An aging population can pose many challenges to both families and developing nations. In China where the dominance of traditional filial pieties have dictated social norms, manly elders fear having no warrant for filial support after retirement due to changing norms. At this juncture, a brilliant trend-spotter, Starcastle offers a promising alternative. Starcastle is a Shanghai-based joint venture company between a large Chinese conglomerate, Fosun Group, and an American hedge-fund giant, Fortress Investment Group, that caters to hospitable senior living communities for retired elders. A stereotypical life of quiet retirement is unheard of at Starcastle. Instead, classy, up-to-date activities like tai chi, calligraphy, dances, social media messaging, and gaming in open-air cafés invigorate the facility and the lives of its residents.

The vibrant scenes playing out in this “castle” reflect a prominent trend in China’s social service market. Attracted by the country’s aging population, major U.S. firms including Emeritus Corp., Life Care Services LLC, and John C. Erikson have broken into the Chinese market in a tight consultation with Chinese firms, developers, and government officials. Small-scale government sponsorship like tax incentives and direct financial support for private nursing institutions dates back to as early as the 1950s. The number of institutions established, however, was not even close to being enough to care for the country’s elderly population, and poor infrastructure, service quality, and prices never appealed to the Chinese people. Reflecting on its past failure to build up the senior services market, the Chinese government made some effort itself to increase participation by allocating a huge block of land in Beijing for senior housing, overtly relying on the private sector in developing senior care.

Source: The Economist

Services for the aging population in China do in fact need a serious overhaul. In 2000, China’s 60-year-and-older population reached approximately 10% of the total population. Chinese government officials project that one third of China’s population will be over retirement age by 2050. Many blame the demographic fallout on the 1979 One-Child Policy, which dramatically shifted population balance. Increasing life expectancy has also contributed to the problem. In 1980, life expectancy for both sexes was 64 years. In 2001, it rose to 78.1 years. When these numbers are tied together with the average retirement age – 55 for female and 60 for male – it turns out that the elderly have a significant portion of their lives left after retirement.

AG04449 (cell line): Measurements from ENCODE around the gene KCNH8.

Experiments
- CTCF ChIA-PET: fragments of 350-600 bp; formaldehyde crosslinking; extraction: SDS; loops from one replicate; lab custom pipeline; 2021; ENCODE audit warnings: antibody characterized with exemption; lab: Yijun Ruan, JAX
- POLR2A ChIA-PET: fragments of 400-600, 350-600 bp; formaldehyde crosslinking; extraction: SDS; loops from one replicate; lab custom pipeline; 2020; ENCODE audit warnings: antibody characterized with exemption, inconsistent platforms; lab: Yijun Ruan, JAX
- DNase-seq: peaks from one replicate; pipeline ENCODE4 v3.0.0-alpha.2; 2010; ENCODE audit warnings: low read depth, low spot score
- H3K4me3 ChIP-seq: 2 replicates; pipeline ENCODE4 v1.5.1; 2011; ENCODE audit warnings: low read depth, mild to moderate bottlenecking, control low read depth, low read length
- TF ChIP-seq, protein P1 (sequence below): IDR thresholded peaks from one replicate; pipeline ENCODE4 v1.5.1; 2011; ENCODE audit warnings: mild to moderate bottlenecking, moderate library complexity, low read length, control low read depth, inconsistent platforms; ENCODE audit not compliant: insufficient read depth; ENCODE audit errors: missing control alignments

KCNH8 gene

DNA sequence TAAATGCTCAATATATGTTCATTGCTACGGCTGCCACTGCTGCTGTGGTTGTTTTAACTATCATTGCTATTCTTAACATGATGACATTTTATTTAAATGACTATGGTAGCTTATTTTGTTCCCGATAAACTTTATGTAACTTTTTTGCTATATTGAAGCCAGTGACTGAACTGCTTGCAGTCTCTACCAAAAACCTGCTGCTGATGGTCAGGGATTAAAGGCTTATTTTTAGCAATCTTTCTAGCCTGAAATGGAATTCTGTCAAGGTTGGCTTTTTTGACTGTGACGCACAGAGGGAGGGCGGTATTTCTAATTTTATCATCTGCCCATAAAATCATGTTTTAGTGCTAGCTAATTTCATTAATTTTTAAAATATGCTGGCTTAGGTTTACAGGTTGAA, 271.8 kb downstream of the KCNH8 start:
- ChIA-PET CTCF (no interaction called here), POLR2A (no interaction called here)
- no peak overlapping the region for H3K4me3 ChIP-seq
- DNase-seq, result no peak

The developing senior care sector is also in response to another noteworthy demographic trend – the rise of the urban middle class. The increase in China’s middle class population has been extraordinary. By 2022, more than 45% of the population is expected to be categorized as middle income earners. Right now, the mass middle class accounts for more than half of that number, but many expect the upper middle class, who can pay a premium for quality products and discretionary services, to become the new mainstream. Senior care does not come cheap. Starcastle primarily targets wealthy business owners in Shanghai who are capable of paying high costs for independent-living apartments, nurse care, housekeeping, and healthy meals. Rising labor and service costs, prices for land-use rights, and costs involved in the overall process inevitably drive the industry to target the rich for profitability. Senior care communities are attainable only for the powerful middle class, at least for now.